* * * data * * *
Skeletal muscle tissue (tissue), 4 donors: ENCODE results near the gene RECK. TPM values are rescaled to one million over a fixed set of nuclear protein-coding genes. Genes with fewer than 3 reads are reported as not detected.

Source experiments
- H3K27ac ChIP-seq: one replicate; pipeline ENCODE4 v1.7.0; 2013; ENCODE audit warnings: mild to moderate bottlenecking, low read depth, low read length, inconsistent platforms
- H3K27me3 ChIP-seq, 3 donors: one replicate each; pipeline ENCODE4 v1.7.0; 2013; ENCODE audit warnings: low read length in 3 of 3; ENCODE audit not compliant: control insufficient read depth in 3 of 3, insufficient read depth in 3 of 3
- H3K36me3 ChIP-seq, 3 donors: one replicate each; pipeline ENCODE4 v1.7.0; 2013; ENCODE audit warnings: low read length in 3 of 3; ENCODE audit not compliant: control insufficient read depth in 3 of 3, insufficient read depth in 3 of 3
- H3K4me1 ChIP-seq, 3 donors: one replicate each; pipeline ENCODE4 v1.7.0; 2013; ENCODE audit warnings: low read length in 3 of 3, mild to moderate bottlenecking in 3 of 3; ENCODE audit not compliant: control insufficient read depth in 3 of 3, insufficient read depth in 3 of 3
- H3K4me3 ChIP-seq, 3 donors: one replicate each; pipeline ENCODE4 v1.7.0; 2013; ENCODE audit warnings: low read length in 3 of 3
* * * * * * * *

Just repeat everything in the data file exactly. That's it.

Skeletal muscle tissue (tissue), 4 donors: ENCODE results near the gene RECK. TPM values are rescaled to one million over a fixed set of nuclear protein-coding genes. Genes with fewer than 3 reads are reported as not detected.

Source experiments
- H3K27ac ChIP-seq: one replicate; pipeline ENCODE4 v1.7.0; 2013; ENCODE audit warnings: mild to moderate bottlenecking, low read depth, low read length, inconsistent platforms
- H3K27me3 ChIP-seq, 3 donors: one replicate each; pipeline ENCODE4 v1.7.0; 2013; ENCODE audit warnings: low read length in 3 of 3; ENCODE audit not compliant: control insufficient read depth in 3 of 3, insufficient read depth in 3 of 3
- H3K36me3 ChIP-seq, 3 donors: one replicate each; pipeline ENCODE4 v1.7.0; 2013; ENCODE audit warnings: low read length in 3 of 3; ENCODE audit not compliant: control insufficient read depth in 3 of 3, insufficient read depth in 3 of 3
- H3K4me1 ChIP-seq, 3 donors: one replicate each; pipeline ENCODE4 v1.7.0; 2013; ENCODE audit warnings: low read length in 3 of 3, mild to moderate bottlenecking in 3 of 3; ENCODE audit not compliant: control insufficient read depth in 3 of 3, insufficient read depth in 3 of 3
- H3K4me3 ChIP-seq, 3 donors: one replicate each; pipeline ENCODE4 v1.7.0; 2013; ENCODE audit warnings: low read length in 3 of 3